AKINJIDE BANKOLE


5 min read

Upsert Rows in PostgreSQL

Angel Pulling Sketch

PostgreSQL, version 9.5, provides a better way to upsert, or merge a record into a table. This sounds terribly simple, however, consider how you might perform an update or insert without this feature, you could select an existing record – if it exist you perform an update, otherwise you freshly insert as a new record depending on the result of the select query. Between select, update and insert, a record change or deletion could have occurred under concurrency.

Alternatively, you can do an update first and if it fails then insert, but we still get the same concurrency problem, because there’s decision making within your application code and returning to the database for execution or locking the table while executing statements is another option, which introduces table contention instead of concurrency. PostgreSQL documentation includes an example upsert using PL/pgSQL to create a custom upsert function, to get around the problems highlighted above but in turn opens up the question of working out what caused an error when inserting. Other options include using transactions and rollback to upsert and with PostgreSQL 9.1, we can take advantage of Writeable Common Table Expressions to upsert records. But that’s just piling performance draining complexity into the database.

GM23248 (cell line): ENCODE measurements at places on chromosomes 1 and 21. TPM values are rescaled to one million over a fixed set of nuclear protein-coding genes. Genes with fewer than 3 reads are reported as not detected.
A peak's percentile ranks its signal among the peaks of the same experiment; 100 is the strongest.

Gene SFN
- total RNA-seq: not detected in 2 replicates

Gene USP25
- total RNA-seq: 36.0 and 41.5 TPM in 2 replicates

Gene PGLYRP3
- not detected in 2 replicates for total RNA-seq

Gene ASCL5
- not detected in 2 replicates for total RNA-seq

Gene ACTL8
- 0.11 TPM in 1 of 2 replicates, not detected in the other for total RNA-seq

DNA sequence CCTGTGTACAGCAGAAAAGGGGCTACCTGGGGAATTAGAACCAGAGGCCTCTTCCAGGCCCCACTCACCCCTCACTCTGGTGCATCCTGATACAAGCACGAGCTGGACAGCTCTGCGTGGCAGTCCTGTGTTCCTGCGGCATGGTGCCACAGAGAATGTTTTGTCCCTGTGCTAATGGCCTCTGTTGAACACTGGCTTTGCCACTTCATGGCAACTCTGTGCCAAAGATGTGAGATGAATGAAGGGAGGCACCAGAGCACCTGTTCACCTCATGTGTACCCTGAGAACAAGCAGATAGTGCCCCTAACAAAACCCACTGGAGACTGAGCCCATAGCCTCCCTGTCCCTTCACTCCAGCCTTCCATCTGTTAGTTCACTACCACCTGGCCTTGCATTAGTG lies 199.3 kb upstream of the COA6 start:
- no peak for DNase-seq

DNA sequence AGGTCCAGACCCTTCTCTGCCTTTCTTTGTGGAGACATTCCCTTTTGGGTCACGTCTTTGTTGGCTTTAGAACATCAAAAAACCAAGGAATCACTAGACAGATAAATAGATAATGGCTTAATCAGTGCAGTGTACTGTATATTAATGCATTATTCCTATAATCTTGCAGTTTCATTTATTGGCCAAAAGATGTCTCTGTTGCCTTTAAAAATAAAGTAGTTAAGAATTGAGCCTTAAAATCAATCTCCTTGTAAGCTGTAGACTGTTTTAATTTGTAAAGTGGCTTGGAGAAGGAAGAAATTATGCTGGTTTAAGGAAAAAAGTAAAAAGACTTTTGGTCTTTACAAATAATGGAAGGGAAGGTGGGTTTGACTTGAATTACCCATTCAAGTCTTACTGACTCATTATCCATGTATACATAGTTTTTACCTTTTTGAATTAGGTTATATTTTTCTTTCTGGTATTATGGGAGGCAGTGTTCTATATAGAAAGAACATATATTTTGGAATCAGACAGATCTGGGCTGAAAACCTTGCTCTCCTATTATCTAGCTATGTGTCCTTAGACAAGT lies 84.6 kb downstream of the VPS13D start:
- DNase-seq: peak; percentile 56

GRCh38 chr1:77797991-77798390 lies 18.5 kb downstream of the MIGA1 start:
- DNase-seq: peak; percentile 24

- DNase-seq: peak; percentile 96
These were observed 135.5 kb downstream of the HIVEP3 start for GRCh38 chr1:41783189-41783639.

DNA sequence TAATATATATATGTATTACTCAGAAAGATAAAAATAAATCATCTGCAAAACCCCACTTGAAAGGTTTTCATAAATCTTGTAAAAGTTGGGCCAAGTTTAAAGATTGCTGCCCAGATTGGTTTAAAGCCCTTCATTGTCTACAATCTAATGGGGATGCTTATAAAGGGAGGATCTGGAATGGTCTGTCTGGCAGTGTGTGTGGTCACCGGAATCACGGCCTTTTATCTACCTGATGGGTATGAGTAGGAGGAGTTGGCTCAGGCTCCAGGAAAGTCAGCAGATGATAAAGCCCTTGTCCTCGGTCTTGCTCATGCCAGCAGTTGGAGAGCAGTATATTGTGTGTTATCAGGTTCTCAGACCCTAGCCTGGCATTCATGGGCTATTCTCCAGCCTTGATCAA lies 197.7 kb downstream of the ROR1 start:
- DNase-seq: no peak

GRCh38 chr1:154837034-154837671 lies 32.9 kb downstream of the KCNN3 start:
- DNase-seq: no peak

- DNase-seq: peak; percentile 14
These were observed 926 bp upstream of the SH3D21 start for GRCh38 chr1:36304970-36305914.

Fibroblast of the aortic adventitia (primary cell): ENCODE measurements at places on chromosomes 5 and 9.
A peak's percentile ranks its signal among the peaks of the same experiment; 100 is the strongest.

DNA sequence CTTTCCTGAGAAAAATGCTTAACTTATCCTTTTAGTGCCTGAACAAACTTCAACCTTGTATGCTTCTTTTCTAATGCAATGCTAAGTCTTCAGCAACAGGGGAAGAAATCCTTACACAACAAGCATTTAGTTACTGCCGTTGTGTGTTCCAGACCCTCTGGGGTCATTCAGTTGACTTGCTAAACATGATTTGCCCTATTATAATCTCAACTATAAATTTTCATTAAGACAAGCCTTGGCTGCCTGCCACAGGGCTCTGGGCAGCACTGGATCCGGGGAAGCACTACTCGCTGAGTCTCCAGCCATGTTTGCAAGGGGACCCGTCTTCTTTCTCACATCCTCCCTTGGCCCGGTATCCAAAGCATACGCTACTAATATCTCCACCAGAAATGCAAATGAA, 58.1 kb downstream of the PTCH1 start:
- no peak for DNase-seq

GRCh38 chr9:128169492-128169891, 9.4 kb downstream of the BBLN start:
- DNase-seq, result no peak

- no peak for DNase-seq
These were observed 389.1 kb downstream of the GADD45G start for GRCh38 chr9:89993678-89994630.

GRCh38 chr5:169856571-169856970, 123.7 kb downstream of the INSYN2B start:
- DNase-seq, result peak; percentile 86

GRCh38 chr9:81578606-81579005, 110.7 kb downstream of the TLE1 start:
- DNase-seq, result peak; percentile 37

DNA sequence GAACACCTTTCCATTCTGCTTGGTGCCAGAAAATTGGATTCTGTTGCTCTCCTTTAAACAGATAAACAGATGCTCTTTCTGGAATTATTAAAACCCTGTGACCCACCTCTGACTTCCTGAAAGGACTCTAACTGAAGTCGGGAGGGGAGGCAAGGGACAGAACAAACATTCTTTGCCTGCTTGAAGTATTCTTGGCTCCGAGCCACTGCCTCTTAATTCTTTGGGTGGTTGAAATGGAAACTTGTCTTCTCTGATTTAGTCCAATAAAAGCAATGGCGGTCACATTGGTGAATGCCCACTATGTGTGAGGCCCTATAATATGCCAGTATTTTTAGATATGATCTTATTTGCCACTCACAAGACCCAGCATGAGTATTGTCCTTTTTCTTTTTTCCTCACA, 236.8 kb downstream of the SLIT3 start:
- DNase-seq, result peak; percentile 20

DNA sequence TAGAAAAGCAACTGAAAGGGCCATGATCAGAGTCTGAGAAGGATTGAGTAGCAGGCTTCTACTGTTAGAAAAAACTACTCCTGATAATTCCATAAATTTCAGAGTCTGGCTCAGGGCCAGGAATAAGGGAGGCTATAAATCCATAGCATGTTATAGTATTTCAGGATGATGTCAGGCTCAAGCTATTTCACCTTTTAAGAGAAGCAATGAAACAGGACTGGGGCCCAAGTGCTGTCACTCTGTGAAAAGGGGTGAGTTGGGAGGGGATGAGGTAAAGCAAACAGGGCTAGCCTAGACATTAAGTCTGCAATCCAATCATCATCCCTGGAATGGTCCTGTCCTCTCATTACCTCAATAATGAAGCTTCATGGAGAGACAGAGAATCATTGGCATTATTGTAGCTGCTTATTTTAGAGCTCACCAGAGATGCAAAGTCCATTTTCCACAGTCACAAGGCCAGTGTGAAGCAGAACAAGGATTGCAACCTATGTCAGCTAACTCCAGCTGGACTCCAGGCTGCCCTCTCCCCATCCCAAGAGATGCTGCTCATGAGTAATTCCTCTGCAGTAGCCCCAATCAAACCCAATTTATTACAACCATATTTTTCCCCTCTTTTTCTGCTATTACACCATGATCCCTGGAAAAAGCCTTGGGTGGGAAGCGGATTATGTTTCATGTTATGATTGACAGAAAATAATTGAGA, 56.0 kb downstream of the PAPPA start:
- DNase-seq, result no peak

Now in PostgreSQL 9.5, the developers came up with a solution “conflict resolution”. When an insert statement is run and some key, conflicts with a constraint on one of the indexes that insert statement would fail, however, the ON CONFLICT clause lets you catch those conflicts and take alternative action. There’s no concurrency to worry about, it’s a simple, coherent extension of SQL’s insert which encapsulates most use cases.

Before we look at the “upsert” feature, let’s create an example table for illustrative purposes:

Create users Table

Let’s model the users table we need to represent users. Each user would have a unique username, and can change their username at any time. Also, feel free to follow along in your own PSQL session.

So, the table:

create table users (
  id VARCHAR PRIMARY KEY DEFAULT 'user-' || LOWER(REPLACE(
    CAST(uuid_generate_v1mc() AS VARCHAR(50))
    , '-','')
  ),
  username VARCHAR(15) NOT NULL UNIQUE,
  first_name VARCHAR(50) NOT NULL,
  last_name VARCHAR(50) NOT NULL,
  gender VARCHAR(6) NOT NULL,
  email VARCHAR(254),
  password VARCHAR(254),
  created_at TIMESTAMPTZ NOT NULL DEFAULT NOW(),
  updated_at TIMESTAMPTZ
);

Populate

For this, we, of course, need some users. INSERT 3 user into the users table.

INSERT INTO users (username, first_name, last_name, gender, email, password)
VALUES
  ('akinjide', 'Akinjide', 'Bankole', 'Male', 'r@akinjide.me', 'wR13jwL'),
  ('theresa9', 'Theresa', 'Cook', 'Female', 'theresa@agaseh.gbe', 'ys2cb'),
  ('lvargas', 'Lucile', 'Vargas', 'Female', 'lvargas@jokiw.fr', 'k1ER1D8');


SELECT id, username, created_at, updated_at FROM users;

                  id                   |   username   |          created_at           |          updated_at
---------------------------------------+--------------+-------------------------------+-------------------------------
 user-b363a322ffd511e7ad4dc3e64ded791e | akinjide     | 2018-01-22 16:38:16.079606-08 |
 user-b363c528ffd511e7ad4da3ed1afa156a | theresa9     | 2018-01-22 16:38:16.079606-08 |
 user-b363c730ffd511e7ad4d33e4d030c094 | lvargas      | 2018-01-22 16:38:16.079606-08 |
(3 rows)

Upsert

Below, if the username conflicts with an existing record in the users table, the on conflict clause is triggered which executes the update statement and the where clause specifies the exact record to be updated. That’s an upsert.